Meat: We were unanimous on the need to get rid of the ground beef, but what to replace it with? We started off with braised beef. Maya argued for braised pork. I wanted duck confit. In the end braised beef won out, a cross rib roast, to be precise. Initial spice ideas included bay, ancho chiles, cocoa, chipotle, and cumin.
Veggie: Iceberg lettuce and cheap tomatoes definitely wouldn’t cut it, but what would? We tossed a lot of ideas around and settled on a jicama, orange, and avocado salsa as having an appropriate blend of crunchy, sour, and creamy. We also agreed to try kalamata olives as a second topping to bring in a hit of salt.
Tortilla: Ideally we would make this from fresh masa, but as this is not available in southern Alberta we will stick to masa flour. Of course, the shape of the chips is also important. We reached surprisingly quick agreement that the tortillas should be cut into long thin strips and fried.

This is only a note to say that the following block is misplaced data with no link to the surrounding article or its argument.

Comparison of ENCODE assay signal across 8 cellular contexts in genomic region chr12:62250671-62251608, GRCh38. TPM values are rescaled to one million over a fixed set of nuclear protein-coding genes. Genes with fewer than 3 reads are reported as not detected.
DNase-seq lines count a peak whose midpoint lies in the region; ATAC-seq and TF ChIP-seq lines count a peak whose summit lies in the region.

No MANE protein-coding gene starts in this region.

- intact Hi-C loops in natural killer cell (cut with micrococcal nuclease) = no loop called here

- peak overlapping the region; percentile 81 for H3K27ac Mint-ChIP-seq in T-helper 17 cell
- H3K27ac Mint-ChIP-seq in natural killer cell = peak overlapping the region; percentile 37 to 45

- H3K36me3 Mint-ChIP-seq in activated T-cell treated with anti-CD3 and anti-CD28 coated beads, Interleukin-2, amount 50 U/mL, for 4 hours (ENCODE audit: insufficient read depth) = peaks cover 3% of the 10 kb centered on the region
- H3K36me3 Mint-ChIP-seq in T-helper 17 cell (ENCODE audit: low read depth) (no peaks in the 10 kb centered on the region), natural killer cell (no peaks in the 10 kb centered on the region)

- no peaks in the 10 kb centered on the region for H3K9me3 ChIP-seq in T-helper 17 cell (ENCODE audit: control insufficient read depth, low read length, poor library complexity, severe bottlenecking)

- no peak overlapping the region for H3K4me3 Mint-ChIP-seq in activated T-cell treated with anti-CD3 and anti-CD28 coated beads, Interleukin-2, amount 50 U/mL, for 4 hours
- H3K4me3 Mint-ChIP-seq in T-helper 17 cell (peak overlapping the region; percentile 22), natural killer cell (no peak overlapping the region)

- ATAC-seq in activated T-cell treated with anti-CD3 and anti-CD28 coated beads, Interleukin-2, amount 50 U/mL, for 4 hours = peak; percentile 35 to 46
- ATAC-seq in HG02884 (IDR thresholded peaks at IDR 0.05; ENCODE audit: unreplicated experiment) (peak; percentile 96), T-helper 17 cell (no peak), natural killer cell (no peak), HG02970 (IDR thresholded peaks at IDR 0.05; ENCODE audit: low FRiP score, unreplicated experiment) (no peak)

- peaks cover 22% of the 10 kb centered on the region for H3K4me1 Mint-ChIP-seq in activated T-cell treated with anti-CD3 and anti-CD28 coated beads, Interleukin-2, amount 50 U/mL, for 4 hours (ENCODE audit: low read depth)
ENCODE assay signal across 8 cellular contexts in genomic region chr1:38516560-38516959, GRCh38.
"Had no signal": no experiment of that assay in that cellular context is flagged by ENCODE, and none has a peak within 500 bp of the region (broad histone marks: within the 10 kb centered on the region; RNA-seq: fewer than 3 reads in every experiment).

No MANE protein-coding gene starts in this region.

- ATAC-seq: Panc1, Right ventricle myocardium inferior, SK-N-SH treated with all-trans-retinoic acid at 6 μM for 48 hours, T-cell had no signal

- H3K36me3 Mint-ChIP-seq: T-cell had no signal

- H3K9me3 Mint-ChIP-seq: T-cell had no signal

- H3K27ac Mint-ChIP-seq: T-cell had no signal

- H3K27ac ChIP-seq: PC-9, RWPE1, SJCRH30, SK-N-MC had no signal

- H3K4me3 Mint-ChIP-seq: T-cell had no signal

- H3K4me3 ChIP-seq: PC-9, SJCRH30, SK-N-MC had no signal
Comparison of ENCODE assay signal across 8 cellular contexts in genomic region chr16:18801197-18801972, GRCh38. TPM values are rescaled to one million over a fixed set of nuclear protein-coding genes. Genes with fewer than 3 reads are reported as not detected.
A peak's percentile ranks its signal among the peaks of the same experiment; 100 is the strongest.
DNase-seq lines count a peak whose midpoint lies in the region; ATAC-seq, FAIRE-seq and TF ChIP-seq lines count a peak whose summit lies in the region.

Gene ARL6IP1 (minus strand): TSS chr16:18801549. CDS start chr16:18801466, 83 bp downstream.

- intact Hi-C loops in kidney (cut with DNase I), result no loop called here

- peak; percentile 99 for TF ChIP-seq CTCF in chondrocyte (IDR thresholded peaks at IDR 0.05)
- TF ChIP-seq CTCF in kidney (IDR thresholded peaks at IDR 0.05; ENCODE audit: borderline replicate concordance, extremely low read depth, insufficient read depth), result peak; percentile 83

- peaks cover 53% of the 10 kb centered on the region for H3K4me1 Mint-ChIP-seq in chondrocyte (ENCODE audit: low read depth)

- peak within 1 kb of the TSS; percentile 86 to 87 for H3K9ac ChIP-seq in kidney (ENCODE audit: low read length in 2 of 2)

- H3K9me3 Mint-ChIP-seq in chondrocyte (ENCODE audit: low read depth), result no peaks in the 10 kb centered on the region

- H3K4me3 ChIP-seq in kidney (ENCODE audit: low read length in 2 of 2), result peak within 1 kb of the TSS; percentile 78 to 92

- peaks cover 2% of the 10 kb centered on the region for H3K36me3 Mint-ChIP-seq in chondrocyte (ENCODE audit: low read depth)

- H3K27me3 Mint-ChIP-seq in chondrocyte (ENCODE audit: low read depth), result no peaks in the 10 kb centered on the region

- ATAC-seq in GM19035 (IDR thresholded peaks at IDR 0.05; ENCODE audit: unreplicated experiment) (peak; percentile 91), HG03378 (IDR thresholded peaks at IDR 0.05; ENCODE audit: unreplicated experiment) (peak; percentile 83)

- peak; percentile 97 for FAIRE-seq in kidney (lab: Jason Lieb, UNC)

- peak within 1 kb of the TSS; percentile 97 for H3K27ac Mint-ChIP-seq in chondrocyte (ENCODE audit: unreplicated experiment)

Sauce: Instead of jarred tomato salsa I suggested something simple with fresh cilantro and lime. Greg agreed.
Cheese: Cheap cheddar was out. A quick internet search revealed a simple and delicious sounding recipe for queso fresco (click the link, seriously, you need to make this). We had to try this, and urge you to try it too.
Bag: Maya is working on it. We give her complete creative freedom.
A high end dinner is never a single course. To do this properly we need more. We made a list of potential additional courses based on other foods commonly served along with taco in a bag. More will be revealed about these in future posts. We’re focusing on the main event first. Next up is the report of our first try of the reimagined taco not yet in a bag.